- Tankless water heaters and an interior cistern to reduce energy consumption by the well pump and hot water. By using 2 on-demand water heaters we reduce the distance for heated water through the slab. For some reason there are mixed opinions about tankless water heaters in the United States. Dave and I have both used them outside of the U.S. and have faith in them.
- LED lighting throughout the house.
And since it can be pretty cold in the winter…
- We’ll have both a propane and wood-burning stove. With Dave’s prior experience as a wild land firefighter, he’s an avid believer in reducing fuel loading in our wild spaces. The benefits of prescribed burns include improvements for the ecosystem and substantial reduction for the risk of intense wild fires. Unfortunately, Colorado banned prescribed burns until only recently and the forests surrounding us are heavy with fuel (trees that are dead and down). We will obtain permits through the Forest Service to harvest these dead and down trees to burn in our stove. This will help to reduce fuel loading in National Forests while also saving on energy costs to heat the house. It’s not as green as solar panels, but it’s still an environmentally viable option.
- Radiant flooring. This will help to heat the house and reduce the need for using the propane and wood-burning stoves as often.
- Energy recovery ventilator (ERV) will also help reduce thermal loss. This is a handy little system that keeps approximately 50-80% of the heat in the house. It also retains a percentage of the relative humidity while removing stale air and cycling in fresh air from outside.
- Raised heel trusses to allow for additional insulation at the eves.
Future DIY home build plans include building a solarium onto the house which will work to passively heat the house, and will be used for a year-round garden.
Our goal is to have all appliances be Energy Star rated. Unfortunately this may take some time given that these units are often costly. We’re hoping to afford certified lumber for the build. Certified lumber comes from trees that are are sustainably harvested and replanted which is a big priority for us. Of course, nothing but dual flushing toilets in our abode. If you don’t know what these are, you should travel outside of the U.S. more, or you can click on the link to learn about how great these are. Finally, solar. Yes. We hope to incorporate solar panels, don’t we all? It’s all about the Benjamins on this DIY home build project though.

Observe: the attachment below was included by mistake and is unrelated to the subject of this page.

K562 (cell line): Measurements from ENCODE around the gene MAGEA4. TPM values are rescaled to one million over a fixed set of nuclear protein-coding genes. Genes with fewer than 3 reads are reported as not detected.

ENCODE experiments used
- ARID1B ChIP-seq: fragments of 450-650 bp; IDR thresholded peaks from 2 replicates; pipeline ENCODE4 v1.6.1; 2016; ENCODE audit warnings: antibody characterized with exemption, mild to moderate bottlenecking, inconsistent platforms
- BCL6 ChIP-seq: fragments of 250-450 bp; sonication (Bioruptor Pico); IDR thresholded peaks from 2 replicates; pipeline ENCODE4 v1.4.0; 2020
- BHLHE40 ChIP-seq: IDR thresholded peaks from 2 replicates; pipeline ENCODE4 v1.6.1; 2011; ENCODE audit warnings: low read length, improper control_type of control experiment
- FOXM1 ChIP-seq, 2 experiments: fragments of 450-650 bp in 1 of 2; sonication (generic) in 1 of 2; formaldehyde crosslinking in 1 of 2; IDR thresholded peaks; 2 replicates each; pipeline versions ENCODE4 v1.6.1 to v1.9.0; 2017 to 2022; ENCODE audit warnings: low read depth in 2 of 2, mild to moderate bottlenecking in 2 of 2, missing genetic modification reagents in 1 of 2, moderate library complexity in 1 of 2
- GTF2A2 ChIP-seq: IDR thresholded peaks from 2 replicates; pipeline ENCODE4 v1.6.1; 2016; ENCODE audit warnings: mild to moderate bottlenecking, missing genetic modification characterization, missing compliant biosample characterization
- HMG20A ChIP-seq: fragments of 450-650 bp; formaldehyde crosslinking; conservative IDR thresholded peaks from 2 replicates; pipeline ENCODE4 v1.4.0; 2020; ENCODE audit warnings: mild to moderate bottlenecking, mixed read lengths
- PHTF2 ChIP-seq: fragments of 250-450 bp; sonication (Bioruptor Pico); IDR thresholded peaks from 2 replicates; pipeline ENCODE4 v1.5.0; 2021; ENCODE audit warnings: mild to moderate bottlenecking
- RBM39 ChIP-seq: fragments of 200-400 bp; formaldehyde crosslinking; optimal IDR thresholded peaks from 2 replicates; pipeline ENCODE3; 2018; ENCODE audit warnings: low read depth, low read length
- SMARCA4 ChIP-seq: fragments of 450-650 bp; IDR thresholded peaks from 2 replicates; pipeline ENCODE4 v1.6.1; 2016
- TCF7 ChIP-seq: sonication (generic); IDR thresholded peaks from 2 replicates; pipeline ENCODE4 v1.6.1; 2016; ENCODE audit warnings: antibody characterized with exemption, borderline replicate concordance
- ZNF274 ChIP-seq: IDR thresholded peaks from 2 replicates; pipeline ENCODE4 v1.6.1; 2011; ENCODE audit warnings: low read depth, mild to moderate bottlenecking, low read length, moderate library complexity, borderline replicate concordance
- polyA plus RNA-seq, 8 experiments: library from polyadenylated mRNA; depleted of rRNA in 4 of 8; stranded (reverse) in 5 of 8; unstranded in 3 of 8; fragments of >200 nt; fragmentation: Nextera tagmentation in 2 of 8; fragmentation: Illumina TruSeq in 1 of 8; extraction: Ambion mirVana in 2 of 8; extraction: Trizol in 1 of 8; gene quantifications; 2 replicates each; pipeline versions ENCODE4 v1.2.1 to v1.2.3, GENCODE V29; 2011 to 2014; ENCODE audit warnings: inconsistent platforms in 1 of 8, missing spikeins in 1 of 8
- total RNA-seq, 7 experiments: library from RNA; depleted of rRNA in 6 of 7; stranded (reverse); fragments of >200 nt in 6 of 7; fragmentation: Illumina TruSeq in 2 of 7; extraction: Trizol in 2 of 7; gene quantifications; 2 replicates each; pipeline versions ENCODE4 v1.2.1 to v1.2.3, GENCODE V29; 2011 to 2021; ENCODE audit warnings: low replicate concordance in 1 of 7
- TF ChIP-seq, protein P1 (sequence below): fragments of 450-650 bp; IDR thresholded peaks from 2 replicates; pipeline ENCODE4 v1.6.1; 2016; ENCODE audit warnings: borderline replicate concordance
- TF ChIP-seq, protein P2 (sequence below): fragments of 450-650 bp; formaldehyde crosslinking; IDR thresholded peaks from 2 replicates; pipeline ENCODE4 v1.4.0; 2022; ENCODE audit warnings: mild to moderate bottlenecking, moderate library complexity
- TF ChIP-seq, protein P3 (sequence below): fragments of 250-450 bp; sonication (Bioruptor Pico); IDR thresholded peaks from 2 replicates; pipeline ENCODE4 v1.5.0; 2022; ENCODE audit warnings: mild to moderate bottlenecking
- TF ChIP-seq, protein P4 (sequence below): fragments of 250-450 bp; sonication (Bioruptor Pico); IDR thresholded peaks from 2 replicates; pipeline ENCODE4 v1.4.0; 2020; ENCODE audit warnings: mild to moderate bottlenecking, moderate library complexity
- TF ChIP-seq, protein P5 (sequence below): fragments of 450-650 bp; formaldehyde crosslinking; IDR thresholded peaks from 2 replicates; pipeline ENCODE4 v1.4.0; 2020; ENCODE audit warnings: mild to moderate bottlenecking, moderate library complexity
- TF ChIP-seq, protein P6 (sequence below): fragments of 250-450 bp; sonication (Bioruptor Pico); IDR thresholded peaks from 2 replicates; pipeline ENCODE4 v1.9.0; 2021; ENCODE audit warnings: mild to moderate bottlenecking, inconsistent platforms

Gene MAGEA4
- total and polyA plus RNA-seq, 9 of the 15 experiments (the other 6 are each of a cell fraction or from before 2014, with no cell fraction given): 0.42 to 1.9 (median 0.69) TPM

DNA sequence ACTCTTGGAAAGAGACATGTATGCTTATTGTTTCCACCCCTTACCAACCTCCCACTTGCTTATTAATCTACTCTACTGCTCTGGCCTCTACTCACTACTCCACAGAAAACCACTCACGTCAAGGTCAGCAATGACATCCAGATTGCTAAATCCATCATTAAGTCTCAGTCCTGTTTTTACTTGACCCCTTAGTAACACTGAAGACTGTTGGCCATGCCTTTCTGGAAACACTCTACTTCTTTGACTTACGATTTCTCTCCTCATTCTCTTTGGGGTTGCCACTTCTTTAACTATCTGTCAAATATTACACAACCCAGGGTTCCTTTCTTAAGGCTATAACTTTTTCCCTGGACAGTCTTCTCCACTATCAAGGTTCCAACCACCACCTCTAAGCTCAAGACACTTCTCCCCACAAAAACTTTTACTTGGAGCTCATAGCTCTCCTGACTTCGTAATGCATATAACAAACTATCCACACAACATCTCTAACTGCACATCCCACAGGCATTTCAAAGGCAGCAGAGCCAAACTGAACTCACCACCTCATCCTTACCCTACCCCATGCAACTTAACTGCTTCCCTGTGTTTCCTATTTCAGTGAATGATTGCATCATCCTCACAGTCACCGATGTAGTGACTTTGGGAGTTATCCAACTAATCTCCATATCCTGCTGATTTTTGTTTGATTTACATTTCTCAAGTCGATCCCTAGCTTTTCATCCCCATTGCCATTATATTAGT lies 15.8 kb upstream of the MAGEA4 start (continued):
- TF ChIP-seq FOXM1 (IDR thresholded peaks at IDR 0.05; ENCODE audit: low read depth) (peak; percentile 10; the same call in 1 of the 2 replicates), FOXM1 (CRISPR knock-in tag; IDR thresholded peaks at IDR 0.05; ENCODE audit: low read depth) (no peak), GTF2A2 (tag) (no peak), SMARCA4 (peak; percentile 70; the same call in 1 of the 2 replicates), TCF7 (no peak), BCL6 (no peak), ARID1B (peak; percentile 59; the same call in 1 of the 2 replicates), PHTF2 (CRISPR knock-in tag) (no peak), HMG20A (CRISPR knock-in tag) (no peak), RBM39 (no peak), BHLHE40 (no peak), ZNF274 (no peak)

In the end, what are the pros and cons of building your own house versus buying one?
Ultimately, it depends, given the smorgasbord of variations in the details. The devil is in the details, after all. For us, not having a mortgage was key. This has definitely been a tricky goal to master, though. It’s not yet been mastered of course. Coming up with the amount of cash needed to get us to a point where we can move into the house has been challenging. Actually we won’t know if we have enough until it’s all said and done. As we’ve learned, there will be fluctuations in your budget that you could never have foreseen. And woefully, our battle with money is only just beginning. Hence our year and a half stint in Antarctica. We also plan to sell any and all bodily fluids society will pay for. Whatever brings in a buck.
There is definitely something to say about owning a better quality home for the price which goes hand in hand with being energy efficient at a lower cost than retrofitting. This is going to save money down the road. You get to design to your specifications which can lead to easier upgrades and repairs in the future since you fully understand the components of the house. Finally, the enormous satisfaction of having built your own home. I know this isn’t appealing to everyone, but to folks like Dave and myself, it makes all the difference in the world. These are some of the major reasons why we are deciding to DIY home build.